The box reads…”Awash in splashy features”, so I guess that means I can be a bit lighthearted in my review of their supplemental material. The main features of The Perfect Storm include not one, not two, but three (ahoy) commentary tracks. The first being by Director Wolfgang Petersen and JM Kenney. Petersen, not all that unfamiliar with the water (Das Boot), has a good time telling of the making of the film, and the commentary is as close to screen specific as you can expect. The second commentary is by the author of the best-selling book, Sebastian Junger. Junger obviously holds a place in his heart for this movie, and it’s reflected in his commentary. Though there are some serious gaps within, it’s still nice to hear a commentary track by someone who is basically responsible for the movie to begin with. Lastly, a third commentary with Visual Effects Supervisor, Helen Ostenberg Elswit is among the most informative. Obviously, visual effects play a very important role in this movie, and the commentary lets us know what was to be expected; the featurette shows us how it was like as well. In addition to the commentaries, there are a few featurettes. The most informative, an HBO “First Look” Behind the Scenes, is a documentary that gives the history of this storm and it’s long-lasting effect on the town. Interviews with the cast and crew help us realize that this wasn’t an easy movie to make, what with the movie being filmed in the same town that the movie took place.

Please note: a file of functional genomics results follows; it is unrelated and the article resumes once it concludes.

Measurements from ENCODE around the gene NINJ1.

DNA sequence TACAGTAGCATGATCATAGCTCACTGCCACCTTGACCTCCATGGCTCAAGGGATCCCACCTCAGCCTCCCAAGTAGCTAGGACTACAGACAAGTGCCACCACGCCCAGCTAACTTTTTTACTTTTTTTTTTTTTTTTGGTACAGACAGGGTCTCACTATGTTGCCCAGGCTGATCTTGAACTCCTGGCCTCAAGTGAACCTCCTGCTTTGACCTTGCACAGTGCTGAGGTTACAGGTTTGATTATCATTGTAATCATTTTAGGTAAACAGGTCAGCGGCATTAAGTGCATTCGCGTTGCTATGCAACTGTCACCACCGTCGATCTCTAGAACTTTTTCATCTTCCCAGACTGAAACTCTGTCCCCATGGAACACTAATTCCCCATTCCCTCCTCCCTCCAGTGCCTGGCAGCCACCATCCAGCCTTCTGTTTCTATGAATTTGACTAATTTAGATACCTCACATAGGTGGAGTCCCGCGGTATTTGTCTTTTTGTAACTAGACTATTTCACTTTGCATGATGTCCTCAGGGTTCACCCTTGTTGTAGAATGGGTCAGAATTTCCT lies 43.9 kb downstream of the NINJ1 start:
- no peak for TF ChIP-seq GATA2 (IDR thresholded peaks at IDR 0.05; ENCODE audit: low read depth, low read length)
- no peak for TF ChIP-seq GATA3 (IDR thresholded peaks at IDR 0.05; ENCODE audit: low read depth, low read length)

Also included are some other, very brief, featurettes…”Witness to the Storm” has some very interesting interviews with those who either lived through the storm or were on land when it happened. While “Creating an Emotion” concentrates on composer, James Horner’s dedication to the movie. It’s really quite intriguing how a score is made for a motion picture, and this chronicles how it’s all said and done. Some other features include a storyboard gallery with commentary by Wolfgang Petersen, “Yours Forever” a music video performed by John “Cougar” Mellencamp and some DVD-ROM features that have access to the original website, links and access to the chatroom. Couple all of this with Warner’s standard production notes, cast BIOS and theatrical trailers…and you’ve got an Authority Award winner here, folks. Run, don’t walk to witness The Perfect Storm. Smooth sailing to ye…